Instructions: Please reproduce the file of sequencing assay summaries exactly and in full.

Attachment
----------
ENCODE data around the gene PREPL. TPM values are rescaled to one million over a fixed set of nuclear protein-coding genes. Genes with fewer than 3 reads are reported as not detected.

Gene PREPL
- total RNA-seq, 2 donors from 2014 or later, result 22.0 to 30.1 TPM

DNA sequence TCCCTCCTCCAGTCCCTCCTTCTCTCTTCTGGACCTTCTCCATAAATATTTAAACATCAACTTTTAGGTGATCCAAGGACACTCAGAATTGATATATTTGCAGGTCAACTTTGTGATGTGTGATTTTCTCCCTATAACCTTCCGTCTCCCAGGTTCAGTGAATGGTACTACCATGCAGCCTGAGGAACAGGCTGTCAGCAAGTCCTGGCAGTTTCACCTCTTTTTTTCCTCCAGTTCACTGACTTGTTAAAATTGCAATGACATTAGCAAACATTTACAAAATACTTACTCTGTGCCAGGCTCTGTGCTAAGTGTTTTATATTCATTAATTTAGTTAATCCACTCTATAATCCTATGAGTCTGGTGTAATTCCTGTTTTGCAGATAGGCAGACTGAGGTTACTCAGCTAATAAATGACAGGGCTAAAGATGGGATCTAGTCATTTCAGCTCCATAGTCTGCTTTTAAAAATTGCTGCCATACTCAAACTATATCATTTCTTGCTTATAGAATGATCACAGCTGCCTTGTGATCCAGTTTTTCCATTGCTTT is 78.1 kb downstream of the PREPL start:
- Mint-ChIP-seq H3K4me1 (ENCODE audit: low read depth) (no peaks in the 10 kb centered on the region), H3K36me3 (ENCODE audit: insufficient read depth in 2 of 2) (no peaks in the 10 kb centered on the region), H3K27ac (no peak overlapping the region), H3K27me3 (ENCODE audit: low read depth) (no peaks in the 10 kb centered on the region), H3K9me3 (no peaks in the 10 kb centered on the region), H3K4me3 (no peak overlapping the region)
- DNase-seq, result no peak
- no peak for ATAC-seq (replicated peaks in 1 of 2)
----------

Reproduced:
ENCODE data around the gene PREPL. TPM values are rescaled to one million over a fixed set of nuclear protein-coding genes. Genes with fewer than 3 reads are reported as not detected.

Gene PREPL
- total RNA-seq, 2 donors from 2014 or later, result 22.0 to 30.1 TPM

DNA sequence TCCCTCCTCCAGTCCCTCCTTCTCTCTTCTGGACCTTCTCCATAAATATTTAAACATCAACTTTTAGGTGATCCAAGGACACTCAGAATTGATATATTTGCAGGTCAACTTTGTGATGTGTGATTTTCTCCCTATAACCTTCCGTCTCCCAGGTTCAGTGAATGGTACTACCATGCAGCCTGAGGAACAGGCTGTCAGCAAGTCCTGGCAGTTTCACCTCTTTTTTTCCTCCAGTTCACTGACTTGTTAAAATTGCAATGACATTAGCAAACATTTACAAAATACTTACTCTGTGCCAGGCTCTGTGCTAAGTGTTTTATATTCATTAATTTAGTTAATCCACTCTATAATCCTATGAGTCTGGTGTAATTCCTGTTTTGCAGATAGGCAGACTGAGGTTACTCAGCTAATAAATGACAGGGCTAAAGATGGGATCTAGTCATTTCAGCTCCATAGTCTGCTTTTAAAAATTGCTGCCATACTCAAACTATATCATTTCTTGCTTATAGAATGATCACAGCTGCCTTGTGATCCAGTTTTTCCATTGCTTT is 78.1 kb downstream of the PREPL start:
- Mint-ChIP-seq H3K4me1 (ENCODE audit: low read depth) (no peaks in the 10 kb centered on the region), H3K36me3 (ENCODE audit: insufficient read depth in 2 of 2) (no peaks in the 10 kb centered on the region), H3K27ac (no peak overlapping the region), H3K27me3 (ENCODE audit: low read depth) (no peaks in the 10 kb centered on the region), H3K9me3 (no peaks in the 10 kb centered on the region), H3K4me3 (no peak overlapping the region)
- DNase-seq, result no peak
- no peak for ATAC-seq (replicated peaks in 1 of 2)